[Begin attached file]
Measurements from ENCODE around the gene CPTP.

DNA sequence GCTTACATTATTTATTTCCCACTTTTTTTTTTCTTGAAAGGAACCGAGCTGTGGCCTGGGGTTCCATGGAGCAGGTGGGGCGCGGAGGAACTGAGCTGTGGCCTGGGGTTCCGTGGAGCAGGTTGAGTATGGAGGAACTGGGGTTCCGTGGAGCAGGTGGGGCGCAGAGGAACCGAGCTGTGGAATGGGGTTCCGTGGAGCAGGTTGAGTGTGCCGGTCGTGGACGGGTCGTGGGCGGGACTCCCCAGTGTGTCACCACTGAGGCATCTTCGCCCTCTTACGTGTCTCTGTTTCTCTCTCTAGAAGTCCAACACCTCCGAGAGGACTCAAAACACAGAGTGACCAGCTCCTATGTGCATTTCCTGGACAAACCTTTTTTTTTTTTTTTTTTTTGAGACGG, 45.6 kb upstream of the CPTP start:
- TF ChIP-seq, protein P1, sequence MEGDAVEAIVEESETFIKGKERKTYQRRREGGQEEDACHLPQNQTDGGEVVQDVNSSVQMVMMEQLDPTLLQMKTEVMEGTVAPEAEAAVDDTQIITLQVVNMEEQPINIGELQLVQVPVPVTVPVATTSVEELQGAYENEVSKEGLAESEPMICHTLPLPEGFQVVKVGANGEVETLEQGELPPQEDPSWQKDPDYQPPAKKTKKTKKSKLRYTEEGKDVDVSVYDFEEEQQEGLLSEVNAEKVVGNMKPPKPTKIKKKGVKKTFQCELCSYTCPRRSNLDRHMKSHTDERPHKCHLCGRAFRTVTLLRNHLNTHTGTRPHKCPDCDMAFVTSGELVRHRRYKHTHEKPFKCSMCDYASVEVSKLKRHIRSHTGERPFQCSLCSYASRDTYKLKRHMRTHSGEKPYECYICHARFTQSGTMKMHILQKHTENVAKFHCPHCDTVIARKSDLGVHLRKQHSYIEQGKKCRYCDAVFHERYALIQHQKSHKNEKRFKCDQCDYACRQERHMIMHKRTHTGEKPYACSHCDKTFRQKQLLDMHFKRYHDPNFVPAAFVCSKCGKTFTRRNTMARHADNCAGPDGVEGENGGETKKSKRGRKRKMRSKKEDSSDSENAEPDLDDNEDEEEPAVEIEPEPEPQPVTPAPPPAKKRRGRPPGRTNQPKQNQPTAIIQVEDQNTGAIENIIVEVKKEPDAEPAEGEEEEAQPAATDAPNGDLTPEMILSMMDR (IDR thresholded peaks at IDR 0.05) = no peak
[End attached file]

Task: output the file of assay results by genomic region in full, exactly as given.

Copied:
Measurements from ENCODE around the gene CPTP.

DNA sequence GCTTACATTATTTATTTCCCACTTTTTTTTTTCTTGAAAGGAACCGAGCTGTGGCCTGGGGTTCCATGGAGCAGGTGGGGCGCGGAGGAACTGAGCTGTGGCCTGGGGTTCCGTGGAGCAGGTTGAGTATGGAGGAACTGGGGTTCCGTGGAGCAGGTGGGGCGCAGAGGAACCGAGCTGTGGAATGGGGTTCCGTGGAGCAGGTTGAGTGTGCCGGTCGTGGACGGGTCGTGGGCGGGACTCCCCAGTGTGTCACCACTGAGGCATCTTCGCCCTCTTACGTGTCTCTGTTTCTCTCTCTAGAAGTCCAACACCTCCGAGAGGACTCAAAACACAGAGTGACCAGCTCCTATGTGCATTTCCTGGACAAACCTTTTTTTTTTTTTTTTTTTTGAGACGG, 45.6 kb upstream of the CPTP start:
- TF ChIP-seq, protein P1, sequence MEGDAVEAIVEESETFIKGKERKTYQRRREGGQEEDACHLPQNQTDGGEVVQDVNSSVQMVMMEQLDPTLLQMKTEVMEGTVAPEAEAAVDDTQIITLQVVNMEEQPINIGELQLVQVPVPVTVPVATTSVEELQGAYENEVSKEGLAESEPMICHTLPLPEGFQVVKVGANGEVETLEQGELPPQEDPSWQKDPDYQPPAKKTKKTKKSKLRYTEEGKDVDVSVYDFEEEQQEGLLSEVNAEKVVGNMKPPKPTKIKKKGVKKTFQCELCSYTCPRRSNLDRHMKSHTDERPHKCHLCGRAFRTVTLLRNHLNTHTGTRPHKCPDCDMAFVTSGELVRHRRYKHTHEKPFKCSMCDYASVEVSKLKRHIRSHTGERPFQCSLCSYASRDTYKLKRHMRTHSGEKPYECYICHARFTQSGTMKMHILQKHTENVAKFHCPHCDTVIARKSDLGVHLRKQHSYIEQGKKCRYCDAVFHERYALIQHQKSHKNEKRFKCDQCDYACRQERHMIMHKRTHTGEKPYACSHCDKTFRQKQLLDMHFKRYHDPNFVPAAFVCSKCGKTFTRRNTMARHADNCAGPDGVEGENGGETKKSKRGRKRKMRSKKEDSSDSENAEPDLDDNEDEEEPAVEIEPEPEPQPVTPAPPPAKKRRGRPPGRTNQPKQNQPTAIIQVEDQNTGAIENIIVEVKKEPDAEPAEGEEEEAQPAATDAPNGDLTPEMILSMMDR (IDR thresholded peaks at IDR 0.05) = no peak